The transition may be from home to a learning community, from one learning community to another or, on a different scale, from one learning experience to another or from outdoor to indoor play.
Transitions require children and young people to learn new skills, including navigating change. This can be particularly challenging for a child or young person with developmental delay or disability.
The strategies you choose to use to support a child or young person who’s experiencing a transition will depend on their needs and strengths. There are three common strategies to bear in mind when children and young people transition to a new learning community.
1. Get to know the child or young person
Share useful and relevant information about the child or young person with the learning community they’re transitioning to. Make the time to understand a child or young person’s strengths and interests, as well as their needs and, where appropriate, their experiences in their previous learning setting. Sharing what you know about a child or young person or seeking information from their previous settings will be helpful for the child and their family. This knowledge will help you structure orientation activities that support them during the transition phase, reduce anxiety and create a positive learning environment from day one.
2. Partner with families
Families are an integral part of successful transitions. Connect with and talk to families on how to support a child or young person during transitions, but also take time to identify and address concerns a family might have.
“Transitions can be as equally challenging for families as they can be for children,” says Early Childhood Australia. “For example, for families transitioning from early learning services to primary school, adjusting to larger class numbers and the prospect of having less frequent one-on-one contact with their child’s primary educator can be cause for concern.”
Anticipate and pre-empt challenges like these by making time to meet with the family to hear their concerns. This helps create a trusting relationship where you can support each other during the transition for the child or young person.
Listen to the families and their priorities for their child. Start from a place of trust and learn together.
3. Plan for successful transitions
Effective transitions in an early learning service or school require a whole learning community approach, where children and young people, families, leadership teams and individual educators – as well as healthcare professionals – work together, always keeping the interests of the child or young person front and centre.
At the heart of this approach is establishing good communication channels between everyone involved, keeping in contact and sharing relevant information.
Taking steps to familiarise a child or young person and their family with a new learning environment can also play a role. For example, visiting a new classroom without other children present can help a child with developmental delay or disability become familiar with the space, learn where resources are and feel a greater sense of safety when they start in the new setting.
Transition meetings or introduction opportunities can be helpful, particularly if you consider and plan what you could do in addition to what you usually do for all children or young people transitioning to your service or school.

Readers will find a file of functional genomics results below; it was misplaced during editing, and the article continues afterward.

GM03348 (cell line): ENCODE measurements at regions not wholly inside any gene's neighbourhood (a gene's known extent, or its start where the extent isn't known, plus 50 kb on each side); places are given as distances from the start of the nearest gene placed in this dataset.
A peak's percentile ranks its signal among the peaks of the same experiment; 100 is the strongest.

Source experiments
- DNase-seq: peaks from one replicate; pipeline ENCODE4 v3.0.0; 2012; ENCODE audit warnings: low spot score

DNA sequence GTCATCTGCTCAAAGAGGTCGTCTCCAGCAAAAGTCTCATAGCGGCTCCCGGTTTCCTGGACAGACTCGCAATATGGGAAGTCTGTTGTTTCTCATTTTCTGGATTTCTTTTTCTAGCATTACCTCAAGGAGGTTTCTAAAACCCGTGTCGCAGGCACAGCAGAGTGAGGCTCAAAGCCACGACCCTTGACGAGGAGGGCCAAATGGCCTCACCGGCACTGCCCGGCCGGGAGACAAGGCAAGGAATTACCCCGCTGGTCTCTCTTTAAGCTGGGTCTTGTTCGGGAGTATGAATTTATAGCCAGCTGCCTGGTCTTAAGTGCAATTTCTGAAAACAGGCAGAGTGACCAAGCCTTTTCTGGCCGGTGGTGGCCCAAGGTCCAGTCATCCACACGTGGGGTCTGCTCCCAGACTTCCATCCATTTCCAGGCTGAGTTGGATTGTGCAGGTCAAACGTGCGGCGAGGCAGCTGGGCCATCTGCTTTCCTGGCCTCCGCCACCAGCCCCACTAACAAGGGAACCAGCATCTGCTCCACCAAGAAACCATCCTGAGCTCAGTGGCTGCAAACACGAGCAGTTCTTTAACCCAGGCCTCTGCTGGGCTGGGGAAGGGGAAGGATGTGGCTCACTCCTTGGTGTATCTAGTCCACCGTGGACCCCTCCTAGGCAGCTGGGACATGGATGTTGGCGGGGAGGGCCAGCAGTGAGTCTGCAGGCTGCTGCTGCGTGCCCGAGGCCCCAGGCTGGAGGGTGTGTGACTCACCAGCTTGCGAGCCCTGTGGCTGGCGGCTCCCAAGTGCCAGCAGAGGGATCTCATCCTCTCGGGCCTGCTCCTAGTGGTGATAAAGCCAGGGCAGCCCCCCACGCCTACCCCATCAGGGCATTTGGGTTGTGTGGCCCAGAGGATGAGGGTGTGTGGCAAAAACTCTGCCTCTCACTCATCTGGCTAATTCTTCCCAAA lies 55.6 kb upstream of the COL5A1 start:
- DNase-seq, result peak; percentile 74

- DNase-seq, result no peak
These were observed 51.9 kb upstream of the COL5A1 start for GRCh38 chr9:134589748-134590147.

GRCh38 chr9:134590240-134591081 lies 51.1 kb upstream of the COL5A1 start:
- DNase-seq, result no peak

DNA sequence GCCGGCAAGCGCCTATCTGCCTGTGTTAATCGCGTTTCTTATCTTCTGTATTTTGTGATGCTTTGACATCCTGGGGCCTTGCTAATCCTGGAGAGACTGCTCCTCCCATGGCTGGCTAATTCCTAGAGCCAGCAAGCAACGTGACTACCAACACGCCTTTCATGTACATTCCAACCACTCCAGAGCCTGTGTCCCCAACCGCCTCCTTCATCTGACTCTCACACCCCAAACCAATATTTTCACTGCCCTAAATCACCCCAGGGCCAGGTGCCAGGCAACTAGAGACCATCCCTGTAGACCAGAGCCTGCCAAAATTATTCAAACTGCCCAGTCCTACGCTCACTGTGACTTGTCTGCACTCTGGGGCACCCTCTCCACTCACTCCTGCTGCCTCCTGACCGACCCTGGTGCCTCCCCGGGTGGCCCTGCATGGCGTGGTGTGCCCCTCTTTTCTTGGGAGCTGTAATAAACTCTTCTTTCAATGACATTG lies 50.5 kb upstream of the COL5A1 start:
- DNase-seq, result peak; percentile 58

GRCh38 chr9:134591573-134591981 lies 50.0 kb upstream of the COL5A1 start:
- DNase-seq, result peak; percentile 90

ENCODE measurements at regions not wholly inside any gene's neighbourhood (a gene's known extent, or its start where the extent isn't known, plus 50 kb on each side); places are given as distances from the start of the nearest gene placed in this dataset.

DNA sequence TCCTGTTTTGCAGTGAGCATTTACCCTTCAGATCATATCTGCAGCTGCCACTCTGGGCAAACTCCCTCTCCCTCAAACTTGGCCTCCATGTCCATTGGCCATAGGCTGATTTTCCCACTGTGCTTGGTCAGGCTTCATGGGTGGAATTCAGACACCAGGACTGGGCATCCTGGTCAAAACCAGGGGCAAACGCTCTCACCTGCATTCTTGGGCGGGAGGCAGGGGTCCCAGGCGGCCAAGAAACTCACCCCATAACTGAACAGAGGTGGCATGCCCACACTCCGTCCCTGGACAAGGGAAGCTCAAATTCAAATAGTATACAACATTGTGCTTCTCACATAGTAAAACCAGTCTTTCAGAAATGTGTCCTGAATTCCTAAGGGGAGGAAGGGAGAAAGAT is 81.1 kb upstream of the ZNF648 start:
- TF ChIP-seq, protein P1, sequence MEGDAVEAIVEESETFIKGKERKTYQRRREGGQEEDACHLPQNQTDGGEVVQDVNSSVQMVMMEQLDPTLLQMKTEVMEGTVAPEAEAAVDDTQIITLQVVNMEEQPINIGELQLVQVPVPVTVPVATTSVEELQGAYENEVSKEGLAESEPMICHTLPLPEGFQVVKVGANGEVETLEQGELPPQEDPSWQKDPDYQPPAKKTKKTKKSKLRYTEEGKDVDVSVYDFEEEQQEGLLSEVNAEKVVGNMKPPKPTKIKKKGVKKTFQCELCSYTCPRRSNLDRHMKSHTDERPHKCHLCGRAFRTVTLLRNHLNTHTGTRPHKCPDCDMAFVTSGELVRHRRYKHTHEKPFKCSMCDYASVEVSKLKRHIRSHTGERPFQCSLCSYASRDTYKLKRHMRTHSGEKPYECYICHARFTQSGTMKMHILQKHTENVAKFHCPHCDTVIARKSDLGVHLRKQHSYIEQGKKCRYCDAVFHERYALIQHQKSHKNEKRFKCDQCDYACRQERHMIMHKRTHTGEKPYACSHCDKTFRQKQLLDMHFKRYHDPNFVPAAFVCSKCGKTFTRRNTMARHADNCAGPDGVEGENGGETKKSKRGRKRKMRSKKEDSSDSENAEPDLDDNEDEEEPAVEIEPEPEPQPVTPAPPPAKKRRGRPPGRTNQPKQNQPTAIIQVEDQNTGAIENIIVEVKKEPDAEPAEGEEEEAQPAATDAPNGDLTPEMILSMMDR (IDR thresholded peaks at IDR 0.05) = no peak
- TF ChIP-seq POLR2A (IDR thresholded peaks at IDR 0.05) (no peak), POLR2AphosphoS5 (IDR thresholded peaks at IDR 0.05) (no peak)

This story demonstrates how educators used their local Inclusion Professional to support Isabella’s transition to their early learning service.
Three-year-old Isabella enjoys painting and loves unicorns. She has been diagnosed with a childhood anxiety disorder called selective mutism and finds it difficult to use verbal communication at times, particularly with unfamiliar people or when an environment becomes loud and busy. Recently she enrolled in an early learning service, where educators arranged transition meetings with Isabella and her family. During these meetings, Isabella was shy and did not speak to educators and peers when engaging in the new environment. This prompted Isabella’s educators to contact their local Inclusion Agency to discuss strategies to support Isabella’s transition.
Some of the strategies her educators have used include orientation play sessions with her and her family at the service; sending Isabella ‘get to know me’ pages from each of her educators; and creating social stories for Isabella’s family to share with her at home about the service and its routines. Then, to ensure Isabella was included in the service’s daily routine once she started attending, educators adapted and evolved their routines to flow in smaller groups and they also became more flexible with timings. Two months into her journey with the service, Isabella seems settled and comfortable, and participates well with several peers in small groups. She also speaks with great enthusiasm about her days at the early learning servicewith her parents at home.
- What are some questions you’d ask Isabella’s family during the transition meetings?
- Drawing on Isabella’s strengths and interests, what else would you do to help her transition into your learning community?
- How would you further adapt a learning environment to help Isabella feel confident and comfortable?
- Explore AllPlay Learn’s Transition resources for educators, which cover transitioning from home to early learning services, transitioning to primary school and transitioning to secondary school.
- Read a Guide to Transitions, published by New Zealand’s Ministry of Education as part of its Inclusive Education initiative.
- General transition resources include: